retail news in context, analysis with attitude

Kroger and Aldi, two businesses in many ways at the opposite ends of the retail spectrum, have announced separate tie-ups with delivery service Instacart that are designed to facilitate their e-commerce efforts.

In Kroger’s case, it is an expansion of an existing relationship with the delivery service, one of several companies with which it does business around the country. “Having grown our digital sales in 2017 by 90 percent, we continue to accelerate our digital roadmap in 2018 to make shopping with Kroger simpler and more personalized,” says Yael Cosset, Kroger's Chief Digital Officer.

Kroger says it currently delivers from more than 872 stores across the country, in 45 markets, and it offers 1,091 curbside pickup locations with plans to add 500 new locations in 2018.

Aldi also is expanding its Instacart relationship, adding Chicago to the list of markets - Atlanta, Dallas and Los Angeles - where it is offering delivery. Aldi U.S. CEO Jason Hart says that the move is because of strong consumer response to the service elsewhere.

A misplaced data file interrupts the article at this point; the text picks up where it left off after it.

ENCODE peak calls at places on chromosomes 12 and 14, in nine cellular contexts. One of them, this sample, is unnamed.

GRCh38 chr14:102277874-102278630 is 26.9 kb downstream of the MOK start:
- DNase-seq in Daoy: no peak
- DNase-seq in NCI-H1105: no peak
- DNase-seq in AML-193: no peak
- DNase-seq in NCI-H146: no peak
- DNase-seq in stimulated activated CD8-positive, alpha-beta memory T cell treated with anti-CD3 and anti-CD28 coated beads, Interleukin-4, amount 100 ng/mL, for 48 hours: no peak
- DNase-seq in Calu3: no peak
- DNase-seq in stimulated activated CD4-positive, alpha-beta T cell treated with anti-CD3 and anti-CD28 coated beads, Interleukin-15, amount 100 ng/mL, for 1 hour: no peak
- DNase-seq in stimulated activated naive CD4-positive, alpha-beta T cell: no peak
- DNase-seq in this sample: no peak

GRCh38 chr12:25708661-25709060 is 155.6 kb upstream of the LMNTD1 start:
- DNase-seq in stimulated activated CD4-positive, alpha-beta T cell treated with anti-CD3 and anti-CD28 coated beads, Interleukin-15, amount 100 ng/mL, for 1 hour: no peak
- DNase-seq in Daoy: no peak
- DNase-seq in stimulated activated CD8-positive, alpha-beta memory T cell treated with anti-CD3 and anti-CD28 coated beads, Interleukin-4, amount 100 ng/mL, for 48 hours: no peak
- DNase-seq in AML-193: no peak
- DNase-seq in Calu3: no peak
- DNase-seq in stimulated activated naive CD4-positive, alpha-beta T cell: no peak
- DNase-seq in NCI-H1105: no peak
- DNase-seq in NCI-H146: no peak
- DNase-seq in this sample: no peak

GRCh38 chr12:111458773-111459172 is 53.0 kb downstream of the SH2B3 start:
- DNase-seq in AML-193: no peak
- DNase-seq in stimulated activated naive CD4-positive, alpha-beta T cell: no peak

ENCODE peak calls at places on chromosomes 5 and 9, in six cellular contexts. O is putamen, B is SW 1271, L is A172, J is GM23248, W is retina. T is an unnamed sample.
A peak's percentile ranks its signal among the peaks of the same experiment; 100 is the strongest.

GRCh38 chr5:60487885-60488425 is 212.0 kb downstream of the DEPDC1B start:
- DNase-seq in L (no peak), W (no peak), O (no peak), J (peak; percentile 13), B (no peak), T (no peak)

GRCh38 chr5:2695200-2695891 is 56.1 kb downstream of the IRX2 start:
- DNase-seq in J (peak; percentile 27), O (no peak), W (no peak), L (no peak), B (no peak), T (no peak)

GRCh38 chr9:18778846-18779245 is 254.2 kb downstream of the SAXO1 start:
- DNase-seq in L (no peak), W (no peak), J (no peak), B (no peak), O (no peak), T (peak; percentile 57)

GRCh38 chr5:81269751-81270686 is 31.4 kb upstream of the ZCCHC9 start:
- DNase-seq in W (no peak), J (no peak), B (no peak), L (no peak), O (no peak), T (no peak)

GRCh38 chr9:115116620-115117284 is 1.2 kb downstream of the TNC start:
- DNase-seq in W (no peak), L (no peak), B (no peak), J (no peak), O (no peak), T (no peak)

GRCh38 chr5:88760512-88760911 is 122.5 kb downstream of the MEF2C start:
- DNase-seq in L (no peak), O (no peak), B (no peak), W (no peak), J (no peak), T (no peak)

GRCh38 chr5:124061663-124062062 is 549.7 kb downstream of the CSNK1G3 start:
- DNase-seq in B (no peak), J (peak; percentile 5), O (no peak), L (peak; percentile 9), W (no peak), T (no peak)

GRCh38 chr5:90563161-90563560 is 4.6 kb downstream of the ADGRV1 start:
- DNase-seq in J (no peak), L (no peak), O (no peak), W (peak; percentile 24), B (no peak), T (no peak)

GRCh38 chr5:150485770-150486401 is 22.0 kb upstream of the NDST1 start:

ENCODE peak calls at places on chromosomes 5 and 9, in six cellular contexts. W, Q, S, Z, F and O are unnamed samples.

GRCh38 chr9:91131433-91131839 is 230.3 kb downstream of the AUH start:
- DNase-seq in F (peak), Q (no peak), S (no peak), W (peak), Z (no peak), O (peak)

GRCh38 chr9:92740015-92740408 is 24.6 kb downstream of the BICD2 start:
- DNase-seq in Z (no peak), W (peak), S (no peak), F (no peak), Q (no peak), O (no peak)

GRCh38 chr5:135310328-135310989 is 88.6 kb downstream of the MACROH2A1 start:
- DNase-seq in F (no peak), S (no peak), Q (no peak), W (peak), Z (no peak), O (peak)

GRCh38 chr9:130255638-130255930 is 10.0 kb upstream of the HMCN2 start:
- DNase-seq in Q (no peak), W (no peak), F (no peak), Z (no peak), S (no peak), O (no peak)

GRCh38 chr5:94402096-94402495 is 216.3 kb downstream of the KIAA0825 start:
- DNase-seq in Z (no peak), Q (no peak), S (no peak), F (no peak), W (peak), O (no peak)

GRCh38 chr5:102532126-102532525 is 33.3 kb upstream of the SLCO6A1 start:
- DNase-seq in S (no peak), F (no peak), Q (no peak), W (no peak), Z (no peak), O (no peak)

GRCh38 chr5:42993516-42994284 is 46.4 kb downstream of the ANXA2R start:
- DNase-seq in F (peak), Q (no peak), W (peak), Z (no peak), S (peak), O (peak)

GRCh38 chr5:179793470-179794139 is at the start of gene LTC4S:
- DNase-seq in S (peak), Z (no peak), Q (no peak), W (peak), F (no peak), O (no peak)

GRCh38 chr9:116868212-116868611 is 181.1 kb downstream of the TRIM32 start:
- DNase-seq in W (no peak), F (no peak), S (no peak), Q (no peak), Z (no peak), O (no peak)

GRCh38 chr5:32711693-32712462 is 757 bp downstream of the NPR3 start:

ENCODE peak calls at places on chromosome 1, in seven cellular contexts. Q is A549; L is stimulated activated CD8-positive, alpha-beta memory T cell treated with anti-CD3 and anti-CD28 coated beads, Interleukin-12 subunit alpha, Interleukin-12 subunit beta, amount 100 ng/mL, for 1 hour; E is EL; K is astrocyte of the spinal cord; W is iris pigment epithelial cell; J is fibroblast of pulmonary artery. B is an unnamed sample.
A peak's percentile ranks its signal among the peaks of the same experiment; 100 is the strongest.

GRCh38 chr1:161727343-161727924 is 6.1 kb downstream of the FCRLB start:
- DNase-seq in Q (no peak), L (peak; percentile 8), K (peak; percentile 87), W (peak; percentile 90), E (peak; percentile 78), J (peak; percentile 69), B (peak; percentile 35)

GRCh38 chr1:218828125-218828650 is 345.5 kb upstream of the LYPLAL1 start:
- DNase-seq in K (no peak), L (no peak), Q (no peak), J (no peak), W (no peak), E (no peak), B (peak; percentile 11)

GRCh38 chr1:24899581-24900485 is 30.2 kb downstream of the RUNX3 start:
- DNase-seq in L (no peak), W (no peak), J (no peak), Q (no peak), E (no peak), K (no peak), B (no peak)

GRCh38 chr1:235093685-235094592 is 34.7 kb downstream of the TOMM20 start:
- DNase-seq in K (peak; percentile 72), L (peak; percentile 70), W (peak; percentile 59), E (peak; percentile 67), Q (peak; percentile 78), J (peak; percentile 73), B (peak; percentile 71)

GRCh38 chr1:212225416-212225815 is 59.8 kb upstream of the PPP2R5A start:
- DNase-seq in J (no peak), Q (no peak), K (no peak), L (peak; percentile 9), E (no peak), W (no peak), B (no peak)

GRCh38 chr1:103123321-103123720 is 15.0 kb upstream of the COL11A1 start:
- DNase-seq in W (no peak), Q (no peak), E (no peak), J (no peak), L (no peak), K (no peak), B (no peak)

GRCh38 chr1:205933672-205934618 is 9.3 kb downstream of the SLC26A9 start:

KC's View:
To me, these stories reflect a continuing problem with companies outsourcing as critical part of the customer experience - delivery - to as third party that also is representing other retailers. Kroger and Aldi each wants to differentiate itself in the marketplace, and they certainly want to create space between their brands. I’m not sure this does that. It may do the opposite.

I understand the short term play, but it looks to me like a house of cards.

And of course Instacart likes it, because it needs to build volume while it awaits the big acquisition offer it inevitably is going to get, and tries to pre-compensate for what’s going to happen when Amazon eventually pulls all of its Whole Foods business away from it.